Body-Mind-Spirit - Inspiration for Writers, Dreamers, and Seekers of Health & Happiness
If you haven’t already done so, treat yourself to this gift: Elizabeth Gilbert’s new book, Big Magic: Creative Living Beyond Fear. It’s full of wisdom and inspiration for writers and anyone living—or wanting to live—a creative life. The book champions creative living of all kinds, and is divided into six parts: Courage, Enchantment, Permission, Persistence, Trust, and Divinity.
Gilbert’s writing sparkles, soothes, and is guided by great stories. Her prose resonates deeply. But one chapter in particular, “Fear in High Heels,” hit me in the gut with its clarity and truth. I shared excerpts from this chapter with my students, and as I read to them, looks of recognition and awe illuminated their faces. I found myself wanting to share Gilbert’s words with all of the brilliant women in my life. I wanted to echo her message that contrary to the subtle and insidious teachings of our culture, women don’t have to be perfect to be loved or successful or worthy of their dreams. Just being here makes us worthy.
“Perfection is unachievable,” Gilbert says, and then quotes writer Rebecca Solnit, who adds, “So many of us believe in perfection, which ruins everything else, because perfection is not only the enemy of the good; it’s also the enemy of the realistic, the possible, and the fun.”
But Gilbert takes this thought a step further. “The Most evil trick about perfectionism, though, is that it disguises itself as a virtue.” A few lines later, she explains, “[People] wear their perfectionism like a badge of honor, as if it signals high tastes and exquisite standards.” And then she comes in for the kill: “Perfectionism is just fear in fancy shoes and a mink coat, pretending to be elegant when actually it’s just terrified. Because underneath that shiny veneer, perfectionism is nothing more than a deep existential angst that says, again and again, ‘I’m not good enough and I will never be good enough.’”
I never heard this stated so boldly, yet eloquently. Gilbert yanks the covers off perfectionism, and makes me want to kick off my shoes, dance around my living room, and then head for my study to prance all over the page. She makes a case for tinkering, for not taking yourself so seriously. She speaks of creating for the sheer joy of it.
Gilbert also says that perfectionism afflicts women more than men, pointing to “every single message society has ever sent us!” Where a man might go after a job he feels 41 percent qualified for, women tend to say things like, “I am 99.8 percent qualified for this task, but until I master that last smidgen of ability, I will hold myself back, just to be on the safe side.”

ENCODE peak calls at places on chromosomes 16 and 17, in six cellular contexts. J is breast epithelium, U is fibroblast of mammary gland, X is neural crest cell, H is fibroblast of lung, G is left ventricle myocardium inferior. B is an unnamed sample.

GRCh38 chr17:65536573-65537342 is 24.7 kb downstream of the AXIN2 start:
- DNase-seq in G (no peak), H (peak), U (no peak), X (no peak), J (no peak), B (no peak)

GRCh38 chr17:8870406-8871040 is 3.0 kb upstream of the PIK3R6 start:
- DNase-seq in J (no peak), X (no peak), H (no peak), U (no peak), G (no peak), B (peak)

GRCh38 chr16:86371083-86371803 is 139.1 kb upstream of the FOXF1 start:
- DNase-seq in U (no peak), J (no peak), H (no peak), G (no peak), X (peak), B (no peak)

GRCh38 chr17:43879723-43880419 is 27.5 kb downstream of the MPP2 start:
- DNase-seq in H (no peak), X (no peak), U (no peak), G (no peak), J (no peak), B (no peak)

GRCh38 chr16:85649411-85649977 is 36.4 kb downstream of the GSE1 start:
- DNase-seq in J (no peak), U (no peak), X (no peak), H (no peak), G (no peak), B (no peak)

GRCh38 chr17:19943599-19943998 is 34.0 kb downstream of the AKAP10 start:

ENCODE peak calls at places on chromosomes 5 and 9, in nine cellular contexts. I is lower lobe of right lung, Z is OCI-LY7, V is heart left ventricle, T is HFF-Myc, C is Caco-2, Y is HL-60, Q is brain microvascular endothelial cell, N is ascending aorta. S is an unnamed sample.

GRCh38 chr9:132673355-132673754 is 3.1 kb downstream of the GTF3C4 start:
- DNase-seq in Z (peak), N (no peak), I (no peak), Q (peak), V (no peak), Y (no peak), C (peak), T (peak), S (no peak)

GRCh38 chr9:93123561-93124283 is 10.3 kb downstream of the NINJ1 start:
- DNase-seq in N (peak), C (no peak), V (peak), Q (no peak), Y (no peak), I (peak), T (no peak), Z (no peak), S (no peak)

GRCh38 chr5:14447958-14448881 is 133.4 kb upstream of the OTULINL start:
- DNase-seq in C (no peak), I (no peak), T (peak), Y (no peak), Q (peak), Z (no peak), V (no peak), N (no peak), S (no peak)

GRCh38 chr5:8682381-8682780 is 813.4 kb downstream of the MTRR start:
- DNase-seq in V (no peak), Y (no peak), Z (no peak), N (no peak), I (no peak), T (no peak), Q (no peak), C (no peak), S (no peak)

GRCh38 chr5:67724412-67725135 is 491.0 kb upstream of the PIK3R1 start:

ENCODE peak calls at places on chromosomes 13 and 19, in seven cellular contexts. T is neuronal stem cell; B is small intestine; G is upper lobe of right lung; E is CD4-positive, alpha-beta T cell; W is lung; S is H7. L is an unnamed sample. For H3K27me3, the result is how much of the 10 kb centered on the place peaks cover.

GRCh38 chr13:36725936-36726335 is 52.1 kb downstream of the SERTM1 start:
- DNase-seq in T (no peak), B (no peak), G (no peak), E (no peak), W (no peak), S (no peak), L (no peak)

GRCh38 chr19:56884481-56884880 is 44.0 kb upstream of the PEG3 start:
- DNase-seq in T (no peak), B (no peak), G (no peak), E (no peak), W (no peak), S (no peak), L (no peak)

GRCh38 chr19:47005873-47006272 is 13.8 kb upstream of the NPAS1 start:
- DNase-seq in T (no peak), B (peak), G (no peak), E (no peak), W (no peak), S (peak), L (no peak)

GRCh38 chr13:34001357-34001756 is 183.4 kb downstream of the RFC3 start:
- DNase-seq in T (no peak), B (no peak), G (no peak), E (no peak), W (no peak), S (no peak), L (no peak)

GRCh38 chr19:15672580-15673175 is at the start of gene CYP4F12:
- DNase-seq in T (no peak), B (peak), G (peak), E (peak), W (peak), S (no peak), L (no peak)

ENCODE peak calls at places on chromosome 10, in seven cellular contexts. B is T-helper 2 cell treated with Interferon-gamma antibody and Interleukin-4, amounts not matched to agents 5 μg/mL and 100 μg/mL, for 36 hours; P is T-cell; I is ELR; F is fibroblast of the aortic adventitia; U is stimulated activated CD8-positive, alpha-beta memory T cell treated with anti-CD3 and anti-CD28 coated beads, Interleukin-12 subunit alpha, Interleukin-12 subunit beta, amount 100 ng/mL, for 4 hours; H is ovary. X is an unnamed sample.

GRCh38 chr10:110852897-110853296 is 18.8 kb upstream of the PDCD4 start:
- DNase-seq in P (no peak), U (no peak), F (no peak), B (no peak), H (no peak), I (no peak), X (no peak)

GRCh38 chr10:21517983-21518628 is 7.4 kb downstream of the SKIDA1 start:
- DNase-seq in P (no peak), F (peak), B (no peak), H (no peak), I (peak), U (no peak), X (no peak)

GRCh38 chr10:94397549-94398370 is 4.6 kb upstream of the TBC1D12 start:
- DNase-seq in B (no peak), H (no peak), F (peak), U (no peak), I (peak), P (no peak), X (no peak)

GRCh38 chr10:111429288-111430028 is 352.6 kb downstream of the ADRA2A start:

And she doesn’t stop there.
“We women,” she urges, “must break this habit in ourselves—and we are the only ones who can break it. We must understand that the drive for perfection is a corrosive waste of time, because nothing is ever beyond criticism. No matter how many hours you spend attempting to render something flawless, somebody will always be able to find fault with it. (There are people out there who still consider Beethoven’s symphonies a little bit too, you know, loud.) At some point, you really just have to finish your work and release it as is—if only so that you can go on to make other things with a glad and determined heart. Which is the entire point. Or should be.”
A glad and determined heart? Thank you, Elizabeth Gilbert! This is the point! How many of us work joyfully with a glad and determined heart? How many of us live this way? How many of us even believe this is possible? Gilbert suggests it’s not only possible, but inevitable, when we open up to the “Big Magic” that surrounds each and every one of us!
Do yourself a favor: read this book. Nourish yourself. Live the fullest expression of your creative life—now!
And please feel free to share your thoughts and experiences regarding perfectionism. It’s up to us to lay this demon down. It’s up to us to allow ourselves to be exactly where we are, as humans, creators, and artists ready to live radiant, expressive, and imperfect (real) lives!
P.S. I just listened to Brooke Warner’s SW.com interview with Elizabeth Gilbert, which shimmers with insight, humor, wisdom, and light. I wish I could attend “Elizabeth Gilbert Live: Writing, Truth, and Community,” in Napa on November 7th, but I’ll be at my nephew’s wedding in Virginia. If you’re looking for a creative boost, a hit of inspiration, or if you think you might enjoy engaging face-to-face with a stellar writing community, it’s not too late to get tickets. If you go, I’d love to hear about it!
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